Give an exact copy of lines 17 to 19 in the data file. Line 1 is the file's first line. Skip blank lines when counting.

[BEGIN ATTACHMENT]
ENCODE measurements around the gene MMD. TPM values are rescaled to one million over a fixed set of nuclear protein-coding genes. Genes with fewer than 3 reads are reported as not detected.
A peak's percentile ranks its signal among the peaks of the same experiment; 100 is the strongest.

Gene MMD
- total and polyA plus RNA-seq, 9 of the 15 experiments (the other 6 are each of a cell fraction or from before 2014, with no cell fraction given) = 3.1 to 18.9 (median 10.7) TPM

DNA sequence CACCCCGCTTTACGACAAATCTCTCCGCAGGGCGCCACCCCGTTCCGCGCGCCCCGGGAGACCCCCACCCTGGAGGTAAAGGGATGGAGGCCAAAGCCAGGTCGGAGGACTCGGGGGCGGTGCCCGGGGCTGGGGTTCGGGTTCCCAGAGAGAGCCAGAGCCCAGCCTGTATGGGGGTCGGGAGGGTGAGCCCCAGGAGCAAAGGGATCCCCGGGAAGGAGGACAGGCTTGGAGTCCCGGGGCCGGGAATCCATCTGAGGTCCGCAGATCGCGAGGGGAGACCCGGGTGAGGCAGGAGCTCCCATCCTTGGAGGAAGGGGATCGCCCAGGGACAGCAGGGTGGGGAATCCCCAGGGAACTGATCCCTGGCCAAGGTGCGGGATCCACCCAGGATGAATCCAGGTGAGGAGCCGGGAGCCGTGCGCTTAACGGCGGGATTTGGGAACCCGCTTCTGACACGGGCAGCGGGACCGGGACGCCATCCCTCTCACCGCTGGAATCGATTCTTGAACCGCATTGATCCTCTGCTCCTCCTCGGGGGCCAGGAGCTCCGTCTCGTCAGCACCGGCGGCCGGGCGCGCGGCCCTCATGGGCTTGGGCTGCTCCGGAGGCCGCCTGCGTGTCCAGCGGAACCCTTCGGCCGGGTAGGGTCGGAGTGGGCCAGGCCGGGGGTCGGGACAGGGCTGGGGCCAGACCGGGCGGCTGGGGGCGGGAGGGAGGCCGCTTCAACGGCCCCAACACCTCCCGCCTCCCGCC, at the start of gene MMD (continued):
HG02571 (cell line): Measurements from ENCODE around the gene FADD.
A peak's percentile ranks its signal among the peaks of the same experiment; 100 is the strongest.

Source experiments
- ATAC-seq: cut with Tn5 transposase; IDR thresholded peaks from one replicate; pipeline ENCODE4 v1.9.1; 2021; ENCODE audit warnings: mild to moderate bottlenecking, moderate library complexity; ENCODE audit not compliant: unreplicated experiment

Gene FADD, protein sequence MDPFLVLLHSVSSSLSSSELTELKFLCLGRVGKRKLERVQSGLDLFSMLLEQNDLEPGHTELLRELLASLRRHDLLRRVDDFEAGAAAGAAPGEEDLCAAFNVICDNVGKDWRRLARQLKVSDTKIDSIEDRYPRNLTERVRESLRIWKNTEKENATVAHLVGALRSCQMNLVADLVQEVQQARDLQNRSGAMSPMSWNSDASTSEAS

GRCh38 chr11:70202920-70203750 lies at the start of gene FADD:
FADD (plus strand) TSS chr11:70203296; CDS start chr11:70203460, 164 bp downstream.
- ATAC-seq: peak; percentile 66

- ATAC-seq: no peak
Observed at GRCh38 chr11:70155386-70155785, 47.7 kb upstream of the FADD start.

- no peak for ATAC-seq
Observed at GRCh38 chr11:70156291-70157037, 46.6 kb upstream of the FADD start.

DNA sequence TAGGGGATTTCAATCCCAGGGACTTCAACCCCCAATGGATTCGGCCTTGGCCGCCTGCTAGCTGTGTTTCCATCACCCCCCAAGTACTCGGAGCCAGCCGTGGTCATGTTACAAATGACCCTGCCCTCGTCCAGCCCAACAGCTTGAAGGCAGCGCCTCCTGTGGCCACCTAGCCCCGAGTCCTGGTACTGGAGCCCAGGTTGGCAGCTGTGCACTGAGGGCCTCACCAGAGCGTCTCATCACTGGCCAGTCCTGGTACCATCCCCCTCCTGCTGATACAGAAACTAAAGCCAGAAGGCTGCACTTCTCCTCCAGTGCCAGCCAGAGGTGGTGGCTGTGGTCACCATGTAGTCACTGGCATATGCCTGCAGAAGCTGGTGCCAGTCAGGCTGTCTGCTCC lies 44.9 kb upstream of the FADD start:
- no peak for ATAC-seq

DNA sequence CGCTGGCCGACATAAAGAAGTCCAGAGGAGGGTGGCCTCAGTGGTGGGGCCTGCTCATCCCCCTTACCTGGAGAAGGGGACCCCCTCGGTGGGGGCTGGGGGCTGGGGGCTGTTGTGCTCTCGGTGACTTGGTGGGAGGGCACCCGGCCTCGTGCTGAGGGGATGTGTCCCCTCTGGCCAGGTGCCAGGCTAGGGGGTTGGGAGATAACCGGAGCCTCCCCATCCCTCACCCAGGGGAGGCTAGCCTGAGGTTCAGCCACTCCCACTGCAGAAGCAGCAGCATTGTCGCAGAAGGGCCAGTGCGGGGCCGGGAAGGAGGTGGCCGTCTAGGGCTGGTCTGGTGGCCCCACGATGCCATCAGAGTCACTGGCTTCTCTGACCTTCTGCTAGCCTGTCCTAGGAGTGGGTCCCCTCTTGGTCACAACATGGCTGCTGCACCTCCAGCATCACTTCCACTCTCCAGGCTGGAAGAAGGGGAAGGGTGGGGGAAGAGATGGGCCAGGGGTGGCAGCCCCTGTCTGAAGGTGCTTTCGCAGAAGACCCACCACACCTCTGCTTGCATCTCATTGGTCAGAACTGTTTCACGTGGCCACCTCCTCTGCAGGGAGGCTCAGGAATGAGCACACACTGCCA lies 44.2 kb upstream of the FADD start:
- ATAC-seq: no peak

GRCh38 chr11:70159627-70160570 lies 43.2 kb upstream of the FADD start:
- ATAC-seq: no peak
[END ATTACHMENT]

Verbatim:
Observed at GRCh38 chr11:70156291-70157037, 46.6 kb upstream of the FADD start.

DNA sequence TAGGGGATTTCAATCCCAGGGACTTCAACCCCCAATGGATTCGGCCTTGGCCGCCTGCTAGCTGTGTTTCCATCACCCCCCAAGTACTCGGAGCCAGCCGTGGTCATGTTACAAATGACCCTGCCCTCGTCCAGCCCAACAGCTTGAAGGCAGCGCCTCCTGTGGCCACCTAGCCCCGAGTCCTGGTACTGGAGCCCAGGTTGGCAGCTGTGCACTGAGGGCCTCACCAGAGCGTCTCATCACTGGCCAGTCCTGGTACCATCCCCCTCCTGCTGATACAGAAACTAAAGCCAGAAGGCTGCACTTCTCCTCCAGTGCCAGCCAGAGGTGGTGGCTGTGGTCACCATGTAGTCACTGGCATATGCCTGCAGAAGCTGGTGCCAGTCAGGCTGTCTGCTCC lies 44.9 kb upstream of the FADD start:
- no peak for ATAC-seq